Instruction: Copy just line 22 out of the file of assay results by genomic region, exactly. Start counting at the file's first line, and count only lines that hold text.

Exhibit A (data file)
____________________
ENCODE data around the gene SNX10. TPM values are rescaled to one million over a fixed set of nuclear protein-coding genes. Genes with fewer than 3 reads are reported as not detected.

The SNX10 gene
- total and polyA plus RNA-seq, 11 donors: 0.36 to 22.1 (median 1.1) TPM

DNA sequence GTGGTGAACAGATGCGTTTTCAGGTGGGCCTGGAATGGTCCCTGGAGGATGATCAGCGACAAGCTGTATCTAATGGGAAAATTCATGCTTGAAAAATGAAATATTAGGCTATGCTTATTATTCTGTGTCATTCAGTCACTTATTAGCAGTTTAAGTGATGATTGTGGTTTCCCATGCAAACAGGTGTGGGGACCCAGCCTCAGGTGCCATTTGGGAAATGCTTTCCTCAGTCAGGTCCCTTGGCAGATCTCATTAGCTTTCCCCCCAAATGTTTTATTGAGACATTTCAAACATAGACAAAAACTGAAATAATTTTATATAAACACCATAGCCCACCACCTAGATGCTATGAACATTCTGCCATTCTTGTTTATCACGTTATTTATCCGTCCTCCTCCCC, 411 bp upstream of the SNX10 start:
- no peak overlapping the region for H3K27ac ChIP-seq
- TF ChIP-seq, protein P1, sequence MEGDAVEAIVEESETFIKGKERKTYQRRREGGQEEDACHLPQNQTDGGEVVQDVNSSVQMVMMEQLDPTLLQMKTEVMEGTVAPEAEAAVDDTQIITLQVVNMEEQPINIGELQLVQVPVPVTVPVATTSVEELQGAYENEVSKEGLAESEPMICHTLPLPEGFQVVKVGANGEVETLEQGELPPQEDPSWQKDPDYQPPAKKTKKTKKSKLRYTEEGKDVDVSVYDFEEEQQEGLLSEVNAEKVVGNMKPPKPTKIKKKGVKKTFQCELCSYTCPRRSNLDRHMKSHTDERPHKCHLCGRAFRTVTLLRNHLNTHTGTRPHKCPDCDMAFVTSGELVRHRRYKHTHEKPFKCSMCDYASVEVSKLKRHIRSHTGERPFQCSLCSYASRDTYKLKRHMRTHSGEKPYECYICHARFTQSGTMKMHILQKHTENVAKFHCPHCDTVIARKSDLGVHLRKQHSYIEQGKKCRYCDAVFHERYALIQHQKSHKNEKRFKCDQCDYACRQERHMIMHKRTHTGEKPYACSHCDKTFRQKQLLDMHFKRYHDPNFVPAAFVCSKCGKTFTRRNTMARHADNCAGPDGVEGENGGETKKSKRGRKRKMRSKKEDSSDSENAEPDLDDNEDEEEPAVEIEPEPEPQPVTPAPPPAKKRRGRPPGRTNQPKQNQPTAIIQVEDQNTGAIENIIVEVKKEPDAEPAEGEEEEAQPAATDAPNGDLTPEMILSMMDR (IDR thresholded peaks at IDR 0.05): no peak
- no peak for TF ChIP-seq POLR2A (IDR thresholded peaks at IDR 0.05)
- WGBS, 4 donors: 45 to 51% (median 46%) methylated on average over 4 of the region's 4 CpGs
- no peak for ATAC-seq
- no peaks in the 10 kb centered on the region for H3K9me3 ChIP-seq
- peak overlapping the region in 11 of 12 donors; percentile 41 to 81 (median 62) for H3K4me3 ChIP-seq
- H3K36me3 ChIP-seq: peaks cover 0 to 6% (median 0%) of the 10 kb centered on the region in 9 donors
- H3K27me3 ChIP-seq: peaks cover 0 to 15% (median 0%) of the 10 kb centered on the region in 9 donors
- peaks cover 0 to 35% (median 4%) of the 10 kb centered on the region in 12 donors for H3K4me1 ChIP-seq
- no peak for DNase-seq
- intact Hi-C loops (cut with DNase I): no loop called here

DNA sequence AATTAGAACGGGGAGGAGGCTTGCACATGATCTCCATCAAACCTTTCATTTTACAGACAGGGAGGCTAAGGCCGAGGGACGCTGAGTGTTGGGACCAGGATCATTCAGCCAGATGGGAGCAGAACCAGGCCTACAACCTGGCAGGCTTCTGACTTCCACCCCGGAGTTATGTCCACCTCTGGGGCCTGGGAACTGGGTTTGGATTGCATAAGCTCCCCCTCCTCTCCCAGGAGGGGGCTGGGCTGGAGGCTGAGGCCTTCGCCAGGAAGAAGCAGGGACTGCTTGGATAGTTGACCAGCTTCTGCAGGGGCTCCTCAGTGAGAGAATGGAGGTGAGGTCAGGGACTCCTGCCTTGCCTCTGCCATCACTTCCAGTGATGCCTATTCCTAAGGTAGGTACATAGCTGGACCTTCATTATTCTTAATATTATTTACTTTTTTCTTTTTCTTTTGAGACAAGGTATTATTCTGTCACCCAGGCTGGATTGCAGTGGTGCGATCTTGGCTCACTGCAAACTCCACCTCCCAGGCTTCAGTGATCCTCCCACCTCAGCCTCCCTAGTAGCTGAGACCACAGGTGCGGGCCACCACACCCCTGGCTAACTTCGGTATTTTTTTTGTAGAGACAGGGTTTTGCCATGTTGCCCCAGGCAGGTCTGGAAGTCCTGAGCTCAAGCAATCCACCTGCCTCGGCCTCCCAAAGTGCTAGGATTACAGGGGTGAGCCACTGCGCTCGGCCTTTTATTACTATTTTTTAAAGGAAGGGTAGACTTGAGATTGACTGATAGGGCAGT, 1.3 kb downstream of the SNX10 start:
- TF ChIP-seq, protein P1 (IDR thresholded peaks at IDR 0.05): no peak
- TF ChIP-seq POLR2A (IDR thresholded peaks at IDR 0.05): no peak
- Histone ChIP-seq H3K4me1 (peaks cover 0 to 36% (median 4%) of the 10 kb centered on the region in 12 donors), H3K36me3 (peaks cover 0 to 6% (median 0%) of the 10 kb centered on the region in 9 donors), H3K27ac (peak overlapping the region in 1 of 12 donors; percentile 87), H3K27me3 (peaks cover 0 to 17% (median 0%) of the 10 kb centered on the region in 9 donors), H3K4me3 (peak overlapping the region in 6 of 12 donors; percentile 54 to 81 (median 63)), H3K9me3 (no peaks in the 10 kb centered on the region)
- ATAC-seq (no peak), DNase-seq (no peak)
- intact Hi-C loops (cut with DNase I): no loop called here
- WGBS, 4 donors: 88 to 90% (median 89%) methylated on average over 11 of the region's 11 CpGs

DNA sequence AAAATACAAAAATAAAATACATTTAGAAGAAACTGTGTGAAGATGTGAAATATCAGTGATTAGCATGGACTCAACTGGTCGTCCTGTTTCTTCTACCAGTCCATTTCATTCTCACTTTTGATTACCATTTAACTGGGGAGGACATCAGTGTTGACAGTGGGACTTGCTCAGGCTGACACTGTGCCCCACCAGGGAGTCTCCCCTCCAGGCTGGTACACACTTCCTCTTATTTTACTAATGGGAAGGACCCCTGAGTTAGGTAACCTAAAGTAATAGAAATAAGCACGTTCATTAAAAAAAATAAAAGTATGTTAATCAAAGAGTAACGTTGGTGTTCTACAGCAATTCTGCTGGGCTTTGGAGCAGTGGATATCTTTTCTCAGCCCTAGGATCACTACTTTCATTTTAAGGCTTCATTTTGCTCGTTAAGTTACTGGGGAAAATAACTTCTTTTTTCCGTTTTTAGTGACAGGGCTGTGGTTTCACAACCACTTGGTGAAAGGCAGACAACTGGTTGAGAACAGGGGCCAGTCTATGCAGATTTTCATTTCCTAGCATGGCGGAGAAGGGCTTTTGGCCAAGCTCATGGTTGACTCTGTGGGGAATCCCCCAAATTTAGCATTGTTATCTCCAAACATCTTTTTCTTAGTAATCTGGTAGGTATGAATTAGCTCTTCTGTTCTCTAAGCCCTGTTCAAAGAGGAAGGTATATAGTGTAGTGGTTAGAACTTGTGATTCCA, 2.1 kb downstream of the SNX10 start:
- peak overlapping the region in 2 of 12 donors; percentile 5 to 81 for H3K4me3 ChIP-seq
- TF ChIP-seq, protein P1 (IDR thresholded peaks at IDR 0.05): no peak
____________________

- intact Hi-C loops (cut with DNase I): no loop called here